Think about how tough it is to keep your car clean in the winter. Now imagine trying to keep a fleet of 703 buses looking shiny and fresh on salt- and snow-covered roads.
The salt and grime are a formidable opponent for the crew at Port Authority of Allegheny County’s Ross Garage, where the buses are washed — inside and out — every. single. day.
You’ve probably seen a bus with “Ross Garage” on its headsign. That means it’s headed back to its home in a sprawling 3.5-acre garage off of 279 in Ross Township, where a crew, led by manager of maintenance and service Paul J. Zatek, cares for 157 buses in Port Authority’s fleet.
“They get washed every day. They get mopped every day,” he said. “It’s a hard job. It’s a costly job.”
But it’s also a very important job.
It’s simple, Zatek said: “Grandma on the corner needs to be picked up, and I don’t like her sitting in garbage. […] I have 157 vehicles. I want to make sure they’re safe and they look good going down the road.”
When the buses are done for the day, they pull in, drop off their cash boxes and head into a washing area. There, the Port Authority service team fuels the bus, hoses off its aluminum wheels and scrubs the rims with soapy water until they sparkle.
Then, the crew heads inside, using a super-powered vacuum to vanquish garbage and grit into a 20-foot dumpster. In addition to the daily cleaning, during which the seats are blown off with air, the interior undergoes a deep cleaning every 45 days.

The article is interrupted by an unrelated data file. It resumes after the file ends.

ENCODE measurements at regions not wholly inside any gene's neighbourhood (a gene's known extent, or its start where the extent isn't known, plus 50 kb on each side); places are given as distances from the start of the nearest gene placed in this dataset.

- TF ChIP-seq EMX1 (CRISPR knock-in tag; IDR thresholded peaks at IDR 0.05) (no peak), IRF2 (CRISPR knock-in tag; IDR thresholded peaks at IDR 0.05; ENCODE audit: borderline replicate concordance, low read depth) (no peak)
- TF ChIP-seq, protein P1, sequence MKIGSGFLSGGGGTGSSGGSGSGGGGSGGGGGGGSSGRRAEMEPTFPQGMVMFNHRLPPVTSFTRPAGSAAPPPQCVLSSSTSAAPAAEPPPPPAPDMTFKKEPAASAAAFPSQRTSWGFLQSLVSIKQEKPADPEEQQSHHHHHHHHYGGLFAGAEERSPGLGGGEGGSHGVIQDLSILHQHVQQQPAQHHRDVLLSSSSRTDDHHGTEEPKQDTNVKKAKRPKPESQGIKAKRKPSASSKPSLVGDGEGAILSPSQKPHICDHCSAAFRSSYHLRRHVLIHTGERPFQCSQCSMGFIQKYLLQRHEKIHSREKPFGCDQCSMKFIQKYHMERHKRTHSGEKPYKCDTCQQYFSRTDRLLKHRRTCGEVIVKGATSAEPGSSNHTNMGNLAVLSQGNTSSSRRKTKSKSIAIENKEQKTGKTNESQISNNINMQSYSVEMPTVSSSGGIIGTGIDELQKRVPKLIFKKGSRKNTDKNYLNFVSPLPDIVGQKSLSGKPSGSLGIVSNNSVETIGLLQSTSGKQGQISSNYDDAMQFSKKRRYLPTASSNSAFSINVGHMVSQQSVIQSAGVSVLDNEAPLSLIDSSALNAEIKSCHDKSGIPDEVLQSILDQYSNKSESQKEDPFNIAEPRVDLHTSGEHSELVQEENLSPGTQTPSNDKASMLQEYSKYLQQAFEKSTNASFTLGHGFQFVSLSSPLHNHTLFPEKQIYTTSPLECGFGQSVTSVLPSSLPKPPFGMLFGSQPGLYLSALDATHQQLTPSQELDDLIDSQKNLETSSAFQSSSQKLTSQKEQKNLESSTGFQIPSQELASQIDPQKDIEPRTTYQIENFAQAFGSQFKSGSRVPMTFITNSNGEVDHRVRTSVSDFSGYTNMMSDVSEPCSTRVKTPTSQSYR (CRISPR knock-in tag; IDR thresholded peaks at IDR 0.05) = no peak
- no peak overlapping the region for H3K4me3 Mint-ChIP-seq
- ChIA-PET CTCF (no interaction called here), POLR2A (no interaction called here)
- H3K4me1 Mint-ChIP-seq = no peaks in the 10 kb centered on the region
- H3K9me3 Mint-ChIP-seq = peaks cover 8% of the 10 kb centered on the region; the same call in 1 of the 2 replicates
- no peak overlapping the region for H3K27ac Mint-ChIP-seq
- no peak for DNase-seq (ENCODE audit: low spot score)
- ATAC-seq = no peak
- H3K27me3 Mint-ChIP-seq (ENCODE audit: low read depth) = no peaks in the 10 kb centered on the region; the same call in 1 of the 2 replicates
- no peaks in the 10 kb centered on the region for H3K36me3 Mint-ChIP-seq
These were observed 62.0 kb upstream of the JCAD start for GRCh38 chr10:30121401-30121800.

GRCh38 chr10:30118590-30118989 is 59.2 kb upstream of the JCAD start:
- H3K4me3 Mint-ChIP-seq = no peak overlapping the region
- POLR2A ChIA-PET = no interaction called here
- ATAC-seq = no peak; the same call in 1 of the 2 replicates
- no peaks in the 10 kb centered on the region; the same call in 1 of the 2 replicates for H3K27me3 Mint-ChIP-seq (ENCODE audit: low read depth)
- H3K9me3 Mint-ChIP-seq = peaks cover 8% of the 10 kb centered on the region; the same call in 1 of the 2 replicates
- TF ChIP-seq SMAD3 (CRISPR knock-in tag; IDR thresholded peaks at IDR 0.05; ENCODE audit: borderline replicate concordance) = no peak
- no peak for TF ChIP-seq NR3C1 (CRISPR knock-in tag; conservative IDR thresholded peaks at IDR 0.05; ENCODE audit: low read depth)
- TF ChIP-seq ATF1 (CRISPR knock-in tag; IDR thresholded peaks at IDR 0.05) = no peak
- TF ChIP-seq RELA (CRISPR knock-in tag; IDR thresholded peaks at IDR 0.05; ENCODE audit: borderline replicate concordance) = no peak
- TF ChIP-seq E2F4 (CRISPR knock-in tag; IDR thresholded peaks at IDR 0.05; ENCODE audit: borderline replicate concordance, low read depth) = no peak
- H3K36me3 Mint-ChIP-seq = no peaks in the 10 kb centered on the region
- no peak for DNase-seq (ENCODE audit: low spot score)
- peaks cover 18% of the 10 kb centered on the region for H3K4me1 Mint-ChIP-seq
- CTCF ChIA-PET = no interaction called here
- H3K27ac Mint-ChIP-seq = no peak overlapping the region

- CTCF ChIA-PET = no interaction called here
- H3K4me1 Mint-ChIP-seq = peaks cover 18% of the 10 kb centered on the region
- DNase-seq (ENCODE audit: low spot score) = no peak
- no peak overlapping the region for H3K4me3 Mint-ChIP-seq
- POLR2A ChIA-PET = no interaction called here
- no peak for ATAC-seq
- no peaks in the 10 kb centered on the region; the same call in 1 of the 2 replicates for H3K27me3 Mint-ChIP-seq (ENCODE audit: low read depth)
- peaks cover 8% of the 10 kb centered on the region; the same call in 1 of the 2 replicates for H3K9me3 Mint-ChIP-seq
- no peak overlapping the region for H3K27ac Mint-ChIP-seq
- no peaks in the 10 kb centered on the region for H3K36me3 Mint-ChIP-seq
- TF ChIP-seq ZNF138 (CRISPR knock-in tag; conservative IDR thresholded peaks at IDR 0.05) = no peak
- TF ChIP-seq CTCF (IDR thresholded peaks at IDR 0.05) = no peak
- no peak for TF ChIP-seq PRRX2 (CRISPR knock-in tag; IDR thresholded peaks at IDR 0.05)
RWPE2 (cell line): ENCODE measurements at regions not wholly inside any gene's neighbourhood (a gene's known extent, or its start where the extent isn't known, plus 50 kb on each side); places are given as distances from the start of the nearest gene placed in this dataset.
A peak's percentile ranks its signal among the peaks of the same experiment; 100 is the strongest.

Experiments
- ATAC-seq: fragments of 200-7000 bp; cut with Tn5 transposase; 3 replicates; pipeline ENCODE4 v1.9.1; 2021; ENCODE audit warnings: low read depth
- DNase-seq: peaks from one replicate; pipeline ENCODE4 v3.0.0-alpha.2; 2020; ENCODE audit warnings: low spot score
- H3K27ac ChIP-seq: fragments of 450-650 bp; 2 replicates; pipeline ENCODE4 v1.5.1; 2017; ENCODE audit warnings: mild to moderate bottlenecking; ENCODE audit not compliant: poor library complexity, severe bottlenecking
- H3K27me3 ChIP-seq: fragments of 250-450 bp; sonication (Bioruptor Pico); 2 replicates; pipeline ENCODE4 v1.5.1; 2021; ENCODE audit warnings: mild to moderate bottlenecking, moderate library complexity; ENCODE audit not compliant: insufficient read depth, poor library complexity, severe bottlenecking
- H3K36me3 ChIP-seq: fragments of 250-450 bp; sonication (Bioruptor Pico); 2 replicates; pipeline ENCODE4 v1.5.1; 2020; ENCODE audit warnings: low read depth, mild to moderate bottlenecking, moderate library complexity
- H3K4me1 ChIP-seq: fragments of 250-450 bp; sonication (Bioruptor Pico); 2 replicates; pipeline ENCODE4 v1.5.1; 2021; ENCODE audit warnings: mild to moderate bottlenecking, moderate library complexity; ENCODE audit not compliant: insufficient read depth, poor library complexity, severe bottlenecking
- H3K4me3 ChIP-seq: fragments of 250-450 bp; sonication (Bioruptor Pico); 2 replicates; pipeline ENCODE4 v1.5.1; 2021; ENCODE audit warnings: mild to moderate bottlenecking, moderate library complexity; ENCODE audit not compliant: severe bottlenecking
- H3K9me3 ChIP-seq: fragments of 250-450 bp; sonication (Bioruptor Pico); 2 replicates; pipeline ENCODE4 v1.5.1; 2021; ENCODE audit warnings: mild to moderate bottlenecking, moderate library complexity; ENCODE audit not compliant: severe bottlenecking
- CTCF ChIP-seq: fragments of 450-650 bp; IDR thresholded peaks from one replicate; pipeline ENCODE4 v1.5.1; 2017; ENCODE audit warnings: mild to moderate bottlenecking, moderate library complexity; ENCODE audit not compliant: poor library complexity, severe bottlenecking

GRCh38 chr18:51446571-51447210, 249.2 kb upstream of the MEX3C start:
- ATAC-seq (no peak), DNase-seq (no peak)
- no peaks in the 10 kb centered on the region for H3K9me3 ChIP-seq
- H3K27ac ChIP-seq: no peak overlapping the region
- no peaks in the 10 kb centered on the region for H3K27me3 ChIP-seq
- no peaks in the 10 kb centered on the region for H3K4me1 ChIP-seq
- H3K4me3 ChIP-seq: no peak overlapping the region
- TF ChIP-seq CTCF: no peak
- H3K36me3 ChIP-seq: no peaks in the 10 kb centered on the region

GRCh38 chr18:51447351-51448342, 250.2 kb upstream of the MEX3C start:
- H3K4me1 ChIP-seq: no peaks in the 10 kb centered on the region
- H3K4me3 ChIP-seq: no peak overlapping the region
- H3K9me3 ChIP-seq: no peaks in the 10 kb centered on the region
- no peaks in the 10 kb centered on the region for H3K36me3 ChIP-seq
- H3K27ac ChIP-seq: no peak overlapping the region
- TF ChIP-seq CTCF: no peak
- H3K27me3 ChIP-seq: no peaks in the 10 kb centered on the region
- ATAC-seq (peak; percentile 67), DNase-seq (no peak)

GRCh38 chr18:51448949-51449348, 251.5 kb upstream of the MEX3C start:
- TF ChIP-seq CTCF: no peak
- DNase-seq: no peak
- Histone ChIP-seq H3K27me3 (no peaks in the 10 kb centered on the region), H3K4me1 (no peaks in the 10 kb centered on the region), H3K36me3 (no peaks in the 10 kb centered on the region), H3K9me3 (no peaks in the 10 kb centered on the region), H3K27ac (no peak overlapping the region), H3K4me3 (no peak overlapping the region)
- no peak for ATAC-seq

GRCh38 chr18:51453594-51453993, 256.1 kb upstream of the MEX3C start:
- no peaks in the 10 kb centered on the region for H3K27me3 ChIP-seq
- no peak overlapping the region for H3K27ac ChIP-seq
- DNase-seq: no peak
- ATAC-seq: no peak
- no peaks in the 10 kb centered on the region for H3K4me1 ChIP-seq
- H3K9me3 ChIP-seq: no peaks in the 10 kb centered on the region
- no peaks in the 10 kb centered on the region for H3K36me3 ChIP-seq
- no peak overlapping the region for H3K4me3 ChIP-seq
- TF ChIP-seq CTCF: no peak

Finally, they mop the floor, ridding it of a day’s worth of traffic from salty, wet boots.
They move with the speed and precision of a Daytona 500 pit crew.
Then, the driver pulls the bus through what looks like a giant version of a carwash. Soap enhanced with a wax conditioner douses the bus. Massive brushes move along the frame scrubbing away the grime and bubbles. After their shower, the buses pull away from the machines gleaming and ready to drip dry.
It’s the same process every day, no matter the weather. In the winter, salty interiors are the nemesis. In the summer, the crew pays extra attention to pressure washing the radiators so the buses won’t overheat.
If the bus isn’t perfectly clean, some technicians will even say “take it around again when we’ve had tons of snow and ice,” Zatek said. “I’ve got a super crew. “They take pride in their work. … Every employee takes pride in it, and I’m proud of Ross.”
Zatek knows these buses front and back, and he can easily tick off stats about his fleet: The oldest bus is 12, the youngest is just two months. He’s got 10 hybrids and 15 articulated (a.k.a. bendy) buses.
The wash rack is set to be replaced this summer with a more environmentally friendly model that will recycle 85 to 95 percent of its water, which will be filtered and reused to continue washing buses. The new set-up will also include a blowdryer.
In addition to the washing operation, Ross Garage also houses a body shop, state inspection station and paint booth — the scale of this place is truly staggering. And it’s just one of Port Authority’s four garages with similar wash operations across the county to care for the other 546 buses in the fleet. The others are located in West Mifflin, East Liberty and Collier.
Even with the upgrades to the Ross Garage wash station, it’ll be a constant job for the crew — especially during a snowy, salty Pittsburgh winter.
“You can leave here and go 50 feet,” Zatek said, “and the sides of the bus are dirty.”